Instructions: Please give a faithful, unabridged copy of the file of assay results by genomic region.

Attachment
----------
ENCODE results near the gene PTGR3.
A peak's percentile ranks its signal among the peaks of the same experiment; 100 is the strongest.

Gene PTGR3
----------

ENCODE results near the gene PTGR3.
A peak's percentile ranks its signal among the peaks of the same experiment; 100 is the strongest.

Gene PTGR3